Kearney’s defense posted a second-half shutout to keep the Bearcats from coming away empty for a fourth straight year in their rivalry game against Grand Island Senior High.
A couple of key stops in the second half, including one on the goal line, helped the Class A preseason No. 8-rated Bearcats top the No. 7 Islanders 26-14 Friday at Memorial Stadium.
Kearney capped off its strong defensive showing with a Zach King interception in the final minute.
“Our defense did a tremendous job, especially in the second half,” Kearney coach Brandon Cool said. “We got the goal-line stand which was critical, then we got the stop there right at the end of the game, which made a big difference for us to run out the clock.
“I got a little bit nervous there. We had a lot of opportunities where they were third-and-8, third-and-9 and just didn’t got the stop we needed in that first half.”
Kearney led 16-14 at halftime and added a 28-yard field goal from Leo Palomo with 8:58 left in the third quarter.
A 35-yard punt return by Payton Kinne gave the Islanders some life later in the period, but Grand Island came away empty after being stopped on fourth-and-1 from the 2-yard line.
The Islanders started their next possession on the Kearney 38 but again couldn’t convert on fourth-and-2 from the 30.
“We came up short on two fourth downs, two key fourth downs with one down there on the goal line,” Grand Island coach Jeff Tomlin said. “It’s a totally different deal even with all of our penalties if we’re able to convert. We just didn’t make some of the money down plays, the third and fourth down plays that we had to make.”
Kearney all but put the game away on its ensuing possession, driving 69 yards in 13 plays while eating 5:44 off the clock. Nate Berg’s second touchdown of the game, this one from 12 yards out, gave the Bearcats a 26-14 lead with 3:55 left. He finished with 95 yards on 15 carries.
“They were winning the field position there at the end of the third quarter and early part of the fourth quarter,” Cool said. “For us to drive the ball and take a lot time off that clock, that was tremendous.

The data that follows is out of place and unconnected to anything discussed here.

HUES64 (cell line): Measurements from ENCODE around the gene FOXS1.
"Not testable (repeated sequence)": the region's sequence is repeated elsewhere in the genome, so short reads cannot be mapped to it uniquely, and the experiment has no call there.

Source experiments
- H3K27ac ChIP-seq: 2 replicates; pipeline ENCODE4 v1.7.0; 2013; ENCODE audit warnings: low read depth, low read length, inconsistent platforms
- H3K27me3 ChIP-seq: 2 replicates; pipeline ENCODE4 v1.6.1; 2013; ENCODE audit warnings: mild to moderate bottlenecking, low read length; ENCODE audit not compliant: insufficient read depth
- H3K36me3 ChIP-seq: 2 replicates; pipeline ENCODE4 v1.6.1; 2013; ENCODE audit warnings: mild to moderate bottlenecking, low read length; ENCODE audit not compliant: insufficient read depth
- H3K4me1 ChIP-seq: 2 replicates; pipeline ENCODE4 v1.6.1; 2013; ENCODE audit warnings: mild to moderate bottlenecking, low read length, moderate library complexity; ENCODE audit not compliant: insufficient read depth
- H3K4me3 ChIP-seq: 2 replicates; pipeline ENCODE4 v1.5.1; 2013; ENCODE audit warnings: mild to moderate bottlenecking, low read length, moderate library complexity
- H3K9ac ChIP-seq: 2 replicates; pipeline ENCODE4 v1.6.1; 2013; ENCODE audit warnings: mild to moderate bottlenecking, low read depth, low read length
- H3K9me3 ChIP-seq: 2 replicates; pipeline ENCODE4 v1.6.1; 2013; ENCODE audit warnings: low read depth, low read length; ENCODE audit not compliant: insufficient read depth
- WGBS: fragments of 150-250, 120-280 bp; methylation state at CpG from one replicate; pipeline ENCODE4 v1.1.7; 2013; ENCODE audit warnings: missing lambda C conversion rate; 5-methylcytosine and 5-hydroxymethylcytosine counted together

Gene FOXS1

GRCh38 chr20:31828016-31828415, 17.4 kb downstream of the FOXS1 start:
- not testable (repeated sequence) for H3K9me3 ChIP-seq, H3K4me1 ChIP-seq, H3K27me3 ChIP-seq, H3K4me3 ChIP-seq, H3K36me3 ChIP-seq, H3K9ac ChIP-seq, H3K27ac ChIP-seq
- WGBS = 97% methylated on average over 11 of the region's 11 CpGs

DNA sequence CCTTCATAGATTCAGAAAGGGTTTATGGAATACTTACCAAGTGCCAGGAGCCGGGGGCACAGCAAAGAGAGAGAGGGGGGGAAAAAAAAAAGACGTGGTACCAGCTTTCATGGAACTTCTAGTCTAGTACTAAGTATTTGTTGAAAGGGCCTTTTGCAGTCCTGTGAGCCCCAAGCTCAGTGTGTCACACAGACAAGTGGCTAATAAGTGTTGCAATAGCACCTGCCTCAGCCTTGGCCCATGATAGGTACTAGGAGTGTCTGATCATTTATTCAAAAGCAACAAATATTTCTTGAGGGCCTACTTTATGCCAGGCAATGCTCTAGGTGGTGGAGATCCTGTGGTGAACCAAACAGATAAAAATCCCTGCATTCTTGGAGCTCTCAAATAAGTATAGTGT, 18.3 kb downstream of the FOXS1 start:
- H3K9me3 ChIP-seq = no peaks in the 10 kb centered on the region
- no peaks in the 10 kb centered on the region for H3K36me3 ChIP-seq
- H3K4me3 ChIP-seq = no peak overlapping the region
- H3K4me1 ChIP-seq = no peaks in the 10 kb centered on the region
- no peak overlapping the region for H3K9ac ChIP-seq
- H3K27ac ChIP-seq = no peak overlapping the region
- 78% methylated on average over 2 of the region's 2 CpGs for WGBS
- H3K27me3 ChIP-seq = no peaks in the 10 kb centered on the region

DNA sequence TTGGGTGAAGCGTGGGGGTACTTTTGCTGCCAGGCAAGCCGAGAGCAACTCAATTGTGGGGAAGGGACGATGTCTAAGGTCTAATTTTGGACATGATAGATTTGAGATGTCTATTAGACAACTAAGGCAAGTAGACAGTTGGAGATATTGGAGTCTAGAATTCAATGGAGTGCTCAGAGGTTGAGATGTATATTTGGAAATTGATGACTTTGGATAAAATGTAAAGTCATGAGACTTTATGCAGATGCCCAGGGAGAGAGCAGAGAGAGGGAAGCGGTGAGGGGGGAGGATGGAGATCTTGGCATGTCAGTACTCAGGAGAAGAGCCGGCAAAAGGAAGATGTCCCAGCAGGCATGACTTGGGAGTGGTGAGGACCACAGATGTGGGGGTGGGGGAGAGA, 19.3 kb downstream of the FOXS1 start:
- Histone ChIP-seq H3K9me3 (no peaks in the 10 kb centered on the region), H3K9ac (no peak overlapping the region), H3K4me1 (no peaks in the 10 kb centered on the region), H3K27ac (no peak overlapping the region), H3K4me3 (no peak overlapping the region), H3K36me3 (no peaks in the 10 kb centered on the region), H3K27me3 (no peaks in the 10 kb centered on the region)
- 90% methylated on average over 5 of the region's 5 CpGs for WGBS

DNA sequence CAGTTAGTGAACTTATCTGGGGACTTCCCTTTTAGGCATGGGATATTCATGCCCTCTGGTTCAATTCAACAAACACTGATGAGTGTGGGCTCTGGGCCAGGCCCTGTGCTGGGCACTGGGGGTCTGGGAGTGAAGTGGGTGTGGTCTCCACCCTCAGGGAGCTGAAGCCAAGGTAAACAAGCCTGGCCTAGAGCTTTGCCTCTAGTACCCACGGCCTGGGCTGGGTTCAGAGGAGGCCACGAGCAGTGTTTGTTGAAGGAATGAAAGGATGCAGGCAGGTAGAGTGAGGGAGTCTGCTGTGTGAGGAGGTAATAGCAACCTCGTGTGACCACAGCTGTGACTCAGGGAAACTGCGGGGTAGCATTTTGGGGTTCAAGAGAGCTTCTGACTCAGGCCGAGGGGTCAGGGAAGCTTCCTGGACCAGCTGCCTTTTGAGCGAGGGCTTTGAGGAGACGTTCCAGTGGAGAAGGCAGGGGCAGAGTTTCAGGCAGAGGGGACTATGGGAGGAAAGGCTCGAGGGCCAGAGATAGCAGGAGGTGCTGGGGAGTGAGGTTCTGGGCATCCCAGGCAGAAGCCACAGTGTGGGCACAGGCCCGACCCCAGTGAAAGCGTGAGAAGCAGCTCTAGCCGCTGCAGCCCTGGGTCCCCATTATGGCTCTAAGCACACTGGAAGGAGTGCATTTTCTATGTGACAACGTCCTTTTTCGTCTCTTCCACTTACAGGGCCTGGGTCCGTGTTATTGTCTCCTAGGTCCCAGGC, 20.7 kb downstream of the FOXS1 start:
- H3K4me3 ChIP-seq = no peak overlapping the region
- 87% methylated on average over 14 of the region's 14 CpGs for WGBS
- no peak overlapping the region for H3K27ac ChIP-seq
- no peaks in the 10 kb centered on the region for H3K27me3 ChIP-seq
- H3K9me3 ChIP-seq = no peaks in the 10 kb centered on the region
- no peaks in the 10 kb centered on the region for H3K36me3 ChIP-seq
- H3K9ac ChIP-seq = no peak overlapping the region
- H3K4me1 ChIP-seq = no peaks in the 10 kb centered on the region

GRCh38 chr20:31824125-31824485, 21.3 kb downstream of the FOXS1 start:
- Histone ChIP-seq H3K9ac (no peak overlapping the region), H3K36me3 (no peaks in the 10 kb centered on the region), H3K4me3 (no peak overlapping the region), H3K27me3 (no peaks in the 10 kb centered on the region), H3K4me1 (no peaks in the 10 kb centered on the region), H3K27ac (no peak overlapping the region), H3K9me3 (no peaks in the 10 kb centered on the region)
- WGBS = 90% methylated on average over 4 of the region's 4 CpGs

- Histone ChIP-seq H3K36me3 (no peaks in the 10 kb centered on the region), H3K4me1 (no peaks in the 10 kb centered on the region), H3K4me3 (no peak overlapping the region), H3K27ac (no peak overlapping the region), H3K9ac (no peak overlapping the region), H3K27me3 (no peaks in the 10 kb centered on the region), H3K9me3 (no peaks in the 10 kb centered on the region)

“That was a drive that Grand Island did in the first half, and we were able to counter that and come back and drive in the second half.”
Kearney outgained the Islanders 278-263, and G.I. was limited to 68 yards in the second half.
“I thought our effort was outstanding,” Tomlin said. “It was too many shoot-your-foot unforced errors type of deals.
“They had a lot to do with it. They played extremely well and took advantage of some of our schemes when they were going four wides and able to pitch the ball a little bit. I think we made an adjustment and took that away, but they found some seams inside, so they did a good job of making adjustments.”
Grand Island turned the ball over twice and was called for nine penalties, including an offensive facemask in the end zone that resulted in a safety for the first points in the game.
Kearney turned a partially blocked punt into a short field in the second quarter, and Kanon Koster tossed a 26-yard score to Brock Marlatt to give the Bearcats a 16-7 lead with 6:35 remaining. Koster finished 13-for-19 for 120 yards.
“Penalties obviously hurt us, and that’s disappointing,” Tomlin said. “It was poor attention to detail. Turnovers hurt us. Whenever you allow a blocked punt, you lose about 90 percent of those games. We’ve got to clean that type of stuff up. We’re not proud of that.”
Both of Grand Island’s touchdowns came on long drives. A 10-play, 94-yard march ended with Tyler Kress connecting with Kinne on a 15-yard score to put the Islanders up 7-2 with 4:02 left in the first quarter.
Kress was 17-for-29 for 138 yards with one touchdown and one interception in his first varsity start.
A Gerard Dunning 2-yard plunge capped off an 11-play, 69-yard drive with 2:01 remaining in the second quarter.
Tomlin said the offense did a lot of things right on those possessions.
“I think our tempo was good,” he said. “(The Bearcats) were a little bit tired. I thought Jon Kirkland came in and ran the ball well. We were running zone well, Tyler was throwing the quicks well, Payton caught some balls, Will Nordhues caught some balls.
“We had some guys making plays, and I knew our receiving corps could.”
Following the conclusion of the game, Kearney’s players and fans celebrated ending three years of frustration against their rivals.
“Obviously it’s a huge rivalry game, and I thought our kids played their hearts out,” Cool said. “It’s one of those things where they were locked in all week long, and there’s not a lot of motivation that a coach has to do during the week, especially for week one.”